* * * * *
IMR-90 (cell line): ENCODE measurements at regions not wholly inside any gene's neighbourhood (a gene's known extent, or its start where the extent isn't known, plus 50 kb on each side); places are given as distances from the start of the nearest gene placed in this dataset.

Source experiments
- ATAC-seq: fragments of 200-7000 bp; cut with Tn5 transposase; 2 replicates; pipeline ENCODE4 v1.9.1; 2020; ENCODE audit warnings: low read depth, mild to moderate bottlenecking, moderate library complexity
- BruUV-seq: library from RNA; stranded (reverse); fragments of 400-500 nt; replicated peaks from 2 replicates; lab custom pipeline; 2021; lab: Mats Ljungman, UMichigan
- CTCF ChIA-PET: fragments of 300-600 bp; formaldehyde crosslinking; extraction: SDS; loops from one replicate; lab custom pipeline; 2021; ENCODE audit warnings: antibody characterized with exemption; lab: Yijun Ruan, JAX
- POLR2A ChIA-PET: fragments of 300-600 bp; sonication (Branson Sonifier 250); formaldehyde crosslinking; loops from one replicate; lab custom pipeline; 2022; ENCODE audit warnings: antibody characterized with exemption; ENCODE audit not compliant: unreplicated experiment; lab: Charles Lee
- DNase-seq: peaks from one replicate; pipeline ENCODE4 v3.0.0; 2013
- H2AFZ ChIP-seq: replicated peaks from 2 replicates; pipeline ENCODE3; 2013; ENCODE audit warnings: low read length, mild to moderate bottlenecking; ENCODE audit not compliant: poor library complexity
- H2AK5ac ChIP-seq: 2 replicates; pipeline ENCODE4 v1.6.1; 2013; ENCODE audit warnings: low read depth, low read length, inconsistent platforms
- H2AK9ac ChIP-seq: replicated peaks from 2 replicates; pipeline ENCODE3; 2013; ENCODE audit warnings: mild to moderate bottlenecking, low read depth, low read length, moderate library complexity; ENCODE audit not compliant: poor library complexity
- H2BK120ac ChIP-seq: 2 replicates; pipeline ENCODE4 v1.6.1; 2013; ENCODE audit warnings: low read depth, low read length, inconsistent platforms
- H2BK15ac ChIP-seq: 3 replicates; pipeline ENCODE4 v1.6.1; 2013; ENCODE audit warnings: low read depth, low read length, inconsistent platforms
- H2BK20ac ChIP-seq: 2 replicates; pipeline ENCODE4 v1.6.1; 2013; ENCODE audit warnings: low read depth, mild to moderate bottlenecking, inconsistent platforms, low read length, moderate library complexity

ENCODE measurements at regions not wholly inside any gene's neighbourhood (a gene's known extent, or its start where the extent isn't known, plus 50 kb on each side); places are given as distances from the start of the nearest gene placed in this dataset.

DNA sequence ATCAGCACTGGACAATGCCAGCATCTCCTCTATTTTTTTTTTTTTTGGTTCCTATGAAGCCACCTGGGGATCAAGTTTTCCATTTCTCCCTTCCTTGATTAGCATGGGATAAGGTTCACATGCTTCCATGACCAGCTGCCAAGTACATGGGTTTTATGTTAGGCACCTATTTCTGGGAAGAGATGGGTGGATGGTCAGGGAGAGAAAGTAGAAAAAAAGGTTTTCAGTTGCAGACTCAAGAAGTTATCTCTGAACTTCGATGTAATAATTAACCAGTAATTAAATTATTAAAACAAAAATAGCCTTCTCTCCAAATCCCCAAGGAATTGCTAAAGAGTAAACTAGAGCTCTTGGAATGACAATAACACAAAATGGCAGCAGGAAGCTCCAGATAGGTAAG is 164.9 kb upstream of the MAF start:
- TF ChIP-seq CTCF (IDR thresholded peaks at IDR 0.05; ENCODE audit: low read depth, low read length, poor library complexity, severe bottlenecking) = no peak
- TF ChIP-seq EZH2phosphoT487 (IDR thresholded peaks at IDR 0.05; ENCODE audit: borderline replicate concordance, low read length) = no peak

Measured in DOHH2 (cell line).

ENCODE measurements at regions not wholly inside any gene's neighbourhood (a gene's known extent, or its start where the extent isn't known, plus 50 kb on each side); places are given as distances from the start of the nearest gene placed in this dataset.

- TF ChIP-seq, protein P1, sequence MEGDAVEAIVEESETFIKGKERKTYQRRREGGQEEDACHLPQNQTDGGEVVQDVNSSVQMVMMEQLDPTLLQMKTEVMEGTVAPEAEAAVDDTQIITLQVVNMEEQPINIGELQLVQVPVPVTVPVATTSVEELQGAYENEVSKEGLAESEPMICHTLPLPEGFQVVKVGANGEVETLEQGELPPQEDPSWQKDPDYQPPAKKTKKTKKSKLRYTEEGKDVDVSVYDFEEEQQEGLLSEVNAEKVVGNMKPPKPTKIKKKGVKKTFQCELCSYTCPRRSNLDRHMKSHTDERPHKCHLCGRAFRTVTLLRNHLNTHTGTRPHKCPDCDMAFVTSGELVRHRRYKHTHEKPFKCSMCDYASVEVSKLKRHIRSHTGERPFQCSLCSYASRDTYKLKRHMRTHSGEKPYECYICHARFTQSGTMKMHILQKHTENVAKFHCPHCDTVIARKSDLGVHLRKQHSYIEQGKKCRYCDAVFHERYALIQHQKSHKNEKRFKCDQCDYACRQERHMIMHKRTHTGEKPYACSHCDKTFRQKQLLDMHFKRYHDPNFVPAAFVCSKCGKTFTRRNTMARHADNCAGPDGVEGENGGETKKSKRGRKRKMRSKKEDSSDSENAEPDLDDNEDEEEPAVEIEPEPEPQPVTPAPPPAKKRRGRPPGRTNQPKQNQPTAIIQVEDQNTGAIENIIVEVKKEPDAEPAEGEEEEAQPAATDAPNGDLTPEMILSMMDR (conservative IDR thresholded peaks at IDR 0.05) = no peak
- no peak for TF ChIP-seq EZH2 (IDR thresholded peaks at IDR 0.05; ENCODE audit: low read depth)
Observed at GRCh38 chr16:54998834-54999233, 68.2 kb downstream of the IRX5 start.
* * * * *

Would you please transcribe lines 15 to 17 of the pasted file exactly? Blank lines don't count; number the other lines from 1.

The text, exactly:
DNA sequence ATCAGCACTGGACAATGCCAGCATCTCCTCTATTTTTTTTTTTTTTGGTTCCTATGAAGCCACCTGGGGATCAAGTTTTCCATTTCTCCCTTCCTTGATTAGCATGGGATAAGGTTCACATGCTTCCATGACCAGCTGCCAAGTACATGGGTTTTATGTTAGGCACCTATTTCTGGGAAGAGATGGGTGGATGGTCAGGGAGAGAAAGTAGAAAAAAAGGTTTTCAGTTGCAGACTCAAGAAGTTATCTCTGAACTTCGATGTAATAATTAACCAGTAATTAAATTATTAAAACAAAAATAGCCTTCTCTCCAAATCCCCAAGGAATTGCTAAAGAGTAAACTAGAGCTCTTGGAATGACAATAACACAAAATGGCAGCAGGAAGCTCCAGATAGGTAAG is 164.9 kb upstream of the MAF start:
- TF ChIP-seq CTCF (IDR thresholded peaks at IDR 0.05; ENCODE audit: low read depth, low read length, poor library complexity, severe bottlenecking) = no peak
- TF ChIP-seq EZH2phosphoT487 (IDR thresholded peaks at IDR 0.05; ENCODE audit: borderline replicate concordance, low read length) = no peak